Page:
Procrastinators Anonymous is a fellowship of men and women who share their experience, strength and hope with each other that they may solve their common problem and help others to recover from chronic procrastination.

Task tracking systems away from the computer

When I'm working--which is usually at the computer--i've used MS Outlook with mixed success. The success is when I've used the tools it offers, organized in a way that I find helpful. Mixed is when I've not had the sort of support that I find here and get off track. But that's not Outlook's fault.

But I have a large bundle of responsibilities around home that are not tied to the computer, or are only tied to the computer sporadically. So I want to develop a personal tracking system that is simple and effective for my non-work projects and tasks. A system that would mesh well with David Allen's Getting Things Done philosophy.

If anyone here has a good non-computer-based system for tracking tasks and projects, I'm interested in what you do. The simpler the better, I'll add.



What I've decided to do

For home stuff I'm going to try using a separate Outlook list again, but to print it out when the weekend comes so I don't need the computer.

I will need to be more diligent about keeping it up to date.

But this is the simplest solution without investing in a whole new system.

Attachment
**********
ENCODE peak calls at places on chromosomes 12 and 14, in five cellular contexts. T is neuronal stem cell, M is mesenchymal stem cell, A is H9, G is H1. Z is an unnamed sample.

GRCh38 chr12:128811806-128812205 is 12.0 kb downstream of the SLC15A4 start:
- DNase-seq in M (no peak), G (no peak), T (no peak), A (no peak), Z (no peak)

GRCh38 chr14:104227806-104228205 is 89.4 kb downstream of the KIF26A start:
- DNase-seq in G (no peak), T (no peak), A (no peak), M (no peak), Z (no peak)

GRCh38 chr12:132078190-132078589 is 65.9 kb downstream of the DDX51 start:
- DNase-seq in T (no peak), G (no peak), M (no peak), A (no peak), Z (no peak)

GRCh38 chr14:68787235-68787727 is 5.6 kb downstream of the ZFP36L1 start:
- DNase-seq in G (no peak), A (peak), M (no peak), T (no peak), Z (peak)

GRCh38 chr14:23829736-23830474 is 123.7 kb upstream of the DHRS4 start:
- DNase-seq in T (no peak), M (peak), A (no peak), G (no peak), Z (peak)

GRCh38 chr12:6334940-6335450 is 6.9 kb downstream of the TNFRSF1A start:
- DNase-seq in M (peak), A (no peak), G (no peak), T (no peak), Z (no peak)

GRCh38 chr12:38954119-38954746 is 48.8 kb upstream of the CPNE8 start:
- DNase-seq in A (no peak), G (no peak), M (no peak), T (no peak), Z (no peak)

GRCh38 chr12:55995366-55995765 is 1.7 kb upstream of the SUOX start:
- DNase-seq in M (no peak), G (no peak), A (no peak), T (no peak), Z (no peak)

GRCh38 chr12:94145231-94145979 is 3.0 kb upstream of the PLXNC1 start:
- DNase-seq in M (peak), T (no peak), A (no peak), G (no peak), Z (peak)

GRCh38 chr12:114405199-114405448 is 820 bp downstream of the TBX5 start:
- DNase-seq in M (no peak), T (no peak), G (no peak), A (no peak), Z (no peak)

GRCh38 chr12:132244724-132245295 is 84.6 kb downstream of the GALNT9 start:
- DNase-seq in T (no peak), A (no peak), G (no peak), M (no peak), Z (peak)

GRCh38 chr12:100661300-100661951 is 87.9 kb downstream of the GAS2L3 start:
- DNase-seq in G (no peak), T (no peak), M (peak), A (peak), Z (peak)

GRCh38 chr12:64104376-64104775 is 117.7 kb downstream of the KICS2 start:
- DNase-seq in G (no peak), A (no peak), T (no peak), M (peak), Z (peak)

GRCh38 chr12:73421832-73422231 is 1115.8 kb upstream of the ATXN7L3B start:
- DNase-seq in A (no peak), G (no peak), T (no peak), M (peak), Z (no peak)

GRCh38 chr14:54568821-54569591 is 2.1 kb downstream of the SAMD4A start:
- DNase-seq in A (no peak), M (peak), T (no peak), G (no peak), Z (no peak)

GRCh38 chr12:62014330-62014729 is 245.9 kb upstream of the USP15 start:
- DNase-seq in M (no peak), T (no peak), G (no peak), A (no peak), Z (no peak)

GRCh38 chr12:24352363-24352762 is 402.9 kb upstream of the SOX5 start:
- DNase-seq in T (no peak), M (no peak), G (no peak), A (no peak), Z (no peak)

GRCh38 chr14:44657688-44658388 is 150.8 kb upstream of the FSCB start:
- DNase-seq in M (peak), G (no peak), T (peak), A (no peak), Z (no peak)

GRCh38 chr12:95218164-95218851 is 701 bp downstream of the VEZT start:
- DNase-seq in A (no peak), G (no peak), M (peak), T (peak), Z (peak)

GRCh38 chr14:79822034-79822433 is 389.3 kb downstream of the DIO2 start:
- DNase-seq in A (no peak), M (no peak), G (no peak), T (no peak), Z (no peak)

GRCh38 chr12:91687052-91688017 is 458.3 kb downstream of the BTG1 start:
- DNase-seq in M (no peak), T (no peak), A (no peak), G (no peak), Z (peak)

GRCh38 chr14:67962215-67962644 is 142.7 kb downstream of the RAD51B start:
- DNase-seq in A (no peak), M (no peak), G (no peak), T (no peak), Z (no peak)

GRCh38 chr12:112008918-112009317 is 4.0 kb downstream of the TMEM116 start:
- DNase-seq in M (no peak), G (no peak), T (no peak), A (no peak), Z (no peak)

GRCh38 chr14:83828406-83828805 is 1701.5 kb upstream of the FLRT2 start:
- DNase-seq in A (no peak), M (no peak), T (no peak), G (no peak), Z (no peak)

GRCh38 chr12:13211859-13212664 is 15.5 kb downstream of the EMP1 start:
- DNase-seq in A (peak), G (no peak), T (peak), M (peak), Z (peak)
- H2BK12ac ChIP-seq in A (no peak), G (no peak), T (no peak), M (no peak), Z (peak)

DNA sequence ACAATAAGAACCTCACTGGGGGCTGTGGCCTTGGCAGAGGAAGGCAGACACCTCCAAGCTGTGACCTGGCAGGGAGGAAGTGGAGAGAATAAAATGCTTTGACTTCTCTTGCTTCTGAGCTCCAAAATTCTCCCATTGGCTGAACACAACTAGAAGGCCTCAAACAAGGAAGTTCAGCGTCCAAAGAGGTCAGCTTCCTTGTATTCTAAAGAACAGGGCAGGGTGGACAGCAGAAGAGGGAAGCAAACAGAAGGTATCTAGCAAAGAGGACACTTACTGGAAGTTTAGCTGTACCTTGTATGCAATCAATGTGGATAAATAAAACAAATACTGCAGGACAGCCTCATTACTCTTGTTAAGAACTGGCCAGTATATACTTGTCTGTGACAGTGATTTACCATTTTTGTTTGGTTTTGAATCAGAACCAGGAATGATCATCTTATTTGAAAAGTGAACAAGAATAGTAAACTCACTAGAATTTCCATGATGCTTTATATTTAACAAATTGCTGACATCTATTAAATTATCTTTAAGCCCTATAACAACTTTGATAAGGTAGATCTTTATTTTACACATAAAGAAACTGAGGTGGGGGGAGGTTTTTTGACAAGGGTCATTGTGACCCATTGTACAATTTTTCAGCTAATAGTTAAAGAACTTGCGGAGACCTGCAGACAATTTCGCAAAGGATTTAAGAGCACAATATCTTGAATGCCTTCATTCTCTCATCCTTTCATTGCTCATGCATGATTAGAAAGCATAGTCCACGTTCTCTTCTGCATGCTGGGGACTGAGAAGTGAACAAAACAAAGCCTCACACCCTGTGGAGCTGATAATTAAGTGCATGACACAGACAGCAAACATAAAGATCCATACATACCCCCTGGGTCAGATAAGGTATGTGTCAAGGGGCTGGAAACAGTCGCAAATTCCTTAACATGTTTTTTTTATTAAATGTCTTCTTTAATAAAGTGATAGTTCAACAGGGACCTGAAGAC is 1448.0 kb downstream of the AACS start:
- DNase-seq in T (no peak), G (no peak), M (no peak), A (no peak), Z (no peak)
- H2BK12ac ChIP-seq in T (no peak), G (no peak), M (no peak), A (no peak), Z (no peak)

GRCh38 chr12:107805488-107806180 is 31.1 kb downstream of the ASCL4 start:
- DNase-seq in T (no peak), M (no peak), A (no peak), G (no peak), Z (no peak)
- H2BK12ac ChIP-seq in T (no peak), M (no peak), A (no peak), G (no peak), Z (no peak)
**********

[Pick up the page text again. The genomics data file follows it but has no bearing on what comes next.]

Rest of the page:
We'll see how that works.


The Hero's Code:

Show up. Pay Attention. Speak the Truth. Let Go of the Outcome.

Hi GeorgeSmiley, I don't

Hi GeorgeSmiley, I don't have a system and need one too--urgently... but sometime when you  have a moment I'd be really interested to hear what works from David Allen.

thanks :)

Why I like David Allen

1) It's a simpler system than some and flexible.

2) Focusing on "what's the next action" helps clear out mental clutter when contemplating a project.

3) The weekly discipline of a complete overview of everything on the master project list is a good habit (others have a similar concept, to be sure).

I've adapted his ideas and put them to use in conjunction with ideas in a book called Total Workday Control by Michael Linenberger, which works closely w/ Microsoft Outlook.

I depart a little bit from the purely "next action" philosophy because I need to build steps into my calendar, ie: I know if a Project is due March 1 I need to finish research by, say, Feb 15 and start weriting then, and finish writing by, say, Feb 23 to allow time to rewrite and fact-check.

Now I'm just looking for a simple, portable, and expandable way to track stuff for my home responsibilities so that they're liberated from Outlook, since I don't use my computer much at night or on weekends.




The Hero's Code:

Show up. Pay Attention. Speak the Truth. Let Go of the Outcome.

Planning back in the Dark Ages

I had some success with the DayTimer system.  The drawback is that if you lose your DayTimer you lose all your data.   

"It is never too late to be what you might have been." - George Eliot